Mad joy

Until moving to northeast Ohio, I never really understood why people got so religious about their perennials. Why plant so many? The blooming season is short, sometimes only a day if a late frost descends. The remaining thick leaves are kind of waxy and stiff, gone brown in streaks if it gets too hot or they get too much sun. I’m more of a wild garden lover. Overgrown, wispy plants and flowers. Wildflowers and the like.

In Kansas we certainly have cold weather and bad storms. Biting wind. But a cold snap is almost always followed by a warm snap, or at least a day of sunshine. The winter in Colorado is long, but heck, I lived at the foot of remote almost 14,000 foot mountains. Missouri is greyer, but muggy spring (even sometimes muggy winter) days and the long growing season make it feel like winter is just a visitor.

Which is to say that after this very long Ohio winter, I’m a perennial convert. I’m already thinking toward fall (that’s when you plant bulbs, right?) and the colors of tulips I will plant around our front yard tree, where a vestige of flowers still straggly bloom—eight red tulips and one yellow—planted by a previous homeowner gone by. Two tulips even survived John’s landscaping dig-out below our front room picture window. One red, one yellow with red streaks (or is it red with yellow streaks?). One snowdrop found a way through the tarp covered, gravel laded patio he constructed. I admire it’s will.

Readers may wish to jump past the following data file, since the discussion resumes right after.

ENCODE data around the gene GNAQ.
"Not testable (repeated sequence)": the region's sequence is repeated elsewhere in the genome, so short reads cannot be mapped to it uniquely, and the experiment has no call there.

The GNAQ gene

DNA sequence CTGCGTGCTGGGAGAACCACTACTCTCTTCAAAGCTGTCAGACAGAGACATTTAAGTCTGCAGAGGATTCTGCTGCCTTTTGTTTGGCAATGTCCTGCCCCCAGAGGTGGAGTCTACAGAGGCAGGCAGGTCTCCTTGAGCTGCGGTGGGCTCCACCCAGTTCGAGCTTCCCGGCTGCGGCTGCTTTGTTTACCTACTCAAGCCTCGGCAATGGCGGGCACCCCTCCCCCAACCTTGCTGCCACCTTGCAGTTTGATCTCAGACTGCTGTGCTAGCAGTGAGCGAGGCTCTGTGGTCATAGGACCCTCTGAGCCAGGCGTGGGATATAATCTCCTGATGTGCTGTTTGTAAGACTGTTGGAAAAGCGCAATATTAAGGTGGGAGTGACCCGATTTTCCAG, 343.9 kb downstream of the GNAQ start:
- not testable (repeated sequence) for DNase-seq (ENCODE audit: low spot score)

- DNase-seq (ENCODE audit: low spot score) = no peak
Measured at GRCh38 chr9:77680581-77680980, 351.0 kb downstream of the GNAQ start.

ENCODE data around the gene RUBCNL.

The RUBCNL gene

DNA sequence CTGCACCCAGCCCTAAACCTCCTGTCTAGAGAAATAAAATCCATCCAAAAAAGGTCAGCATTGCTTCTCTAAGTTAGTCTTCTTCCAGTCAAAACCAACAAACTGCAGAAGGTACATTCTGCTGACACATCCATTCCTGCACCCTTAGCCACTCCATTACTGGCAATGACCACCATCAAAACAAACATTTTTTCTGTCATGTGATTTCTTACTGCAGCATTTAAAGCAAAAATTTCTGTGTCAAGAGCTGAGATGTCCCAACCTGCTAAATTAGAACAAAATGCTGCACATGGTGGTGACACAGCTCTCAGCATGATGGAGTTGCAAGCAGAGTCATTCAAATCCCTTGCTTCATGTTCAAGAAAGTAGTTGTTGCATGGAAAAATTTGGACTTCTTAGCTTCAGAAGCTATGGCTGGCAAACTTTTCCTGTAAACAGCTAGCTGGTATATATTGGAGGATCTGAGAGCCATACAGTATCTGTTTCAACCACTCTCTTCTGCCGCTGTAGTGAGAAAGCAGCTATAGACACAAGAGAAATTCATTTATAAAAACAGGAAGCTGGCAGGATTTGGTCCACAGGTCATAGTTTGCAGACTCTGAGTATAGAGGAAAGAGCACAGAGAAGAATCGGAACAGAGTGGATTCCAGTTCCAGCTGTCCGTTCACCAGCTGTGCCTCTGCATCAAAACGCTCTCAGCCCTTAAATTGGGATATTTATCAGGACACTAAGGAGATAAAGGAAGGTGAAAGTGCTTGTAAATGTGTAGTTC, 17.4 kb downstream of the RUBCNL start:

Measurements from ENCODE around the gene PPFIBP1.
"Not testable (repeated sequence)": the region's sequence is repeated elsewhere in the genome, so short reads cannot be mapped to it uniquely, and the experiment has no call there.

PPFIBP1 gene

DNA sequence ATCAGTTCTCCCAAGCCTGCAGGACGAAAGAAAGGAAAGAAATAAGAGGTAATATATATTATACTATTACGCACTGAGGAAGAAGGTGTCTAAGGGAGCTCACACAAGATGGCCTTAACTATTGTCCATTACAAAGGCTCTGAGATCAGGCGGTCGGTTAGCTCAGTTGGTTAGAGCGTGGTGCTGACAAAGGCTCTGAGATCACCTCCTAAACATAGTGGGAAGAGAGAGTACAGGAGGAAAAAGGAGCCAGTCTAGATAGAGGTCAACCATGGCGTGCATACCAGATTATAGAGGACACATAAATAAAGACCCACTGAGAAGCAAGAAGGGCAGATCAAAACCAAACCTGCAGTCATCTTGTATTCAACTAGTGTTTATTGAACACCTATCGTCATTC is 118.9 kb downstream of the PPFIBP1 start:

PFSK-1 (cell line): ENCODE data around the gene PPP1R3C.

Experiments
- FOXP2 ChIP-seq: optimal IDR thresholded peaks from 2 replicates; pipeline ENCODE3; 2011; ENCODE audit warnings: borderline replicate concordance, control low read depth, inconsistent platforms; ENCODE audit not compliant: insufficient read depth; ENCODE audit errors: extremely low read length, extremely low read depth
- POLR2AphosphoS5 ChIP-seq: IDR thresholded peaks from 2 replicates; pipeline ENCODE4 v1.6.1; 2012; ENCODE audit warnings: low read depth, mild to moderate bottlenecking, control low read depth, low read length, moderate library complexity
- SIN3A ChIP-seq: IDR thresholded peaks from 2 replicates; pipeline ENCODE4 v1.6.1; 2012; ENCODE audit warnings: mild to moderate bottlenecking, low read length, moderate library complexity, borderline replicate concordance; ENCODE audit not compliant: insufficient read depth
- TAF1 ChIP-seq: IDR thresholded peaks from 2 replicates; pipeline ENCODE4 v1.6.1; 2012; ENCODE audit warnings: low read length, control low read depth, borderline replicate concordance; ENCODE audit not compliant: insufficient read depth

So after what feels like half a year of wet cold, what in actuality has been six months of wet cold, the flowers are riotous. When spring finally does come to Ohio, it lets out all the stops. The color is a presence. As much as I have yearned for sunny days, the light is almost too bright shining off of the reds, corals, purples, yellows, pinks, whites, blues, oranges, and a dozen variations on green. They are (dare I admit it?) easier to take in when a fog rolls in or a misty rain hangs on everything.

The novelist/philosopher Iris Murdoch—irises being my favorite perennial fragrance, an enticing mix of spice and honey—says this about the energy flowers emanate:

People from a planet without flowers would think we must be mad with joy the whole time to have such things about us.

tulip snowdrop garden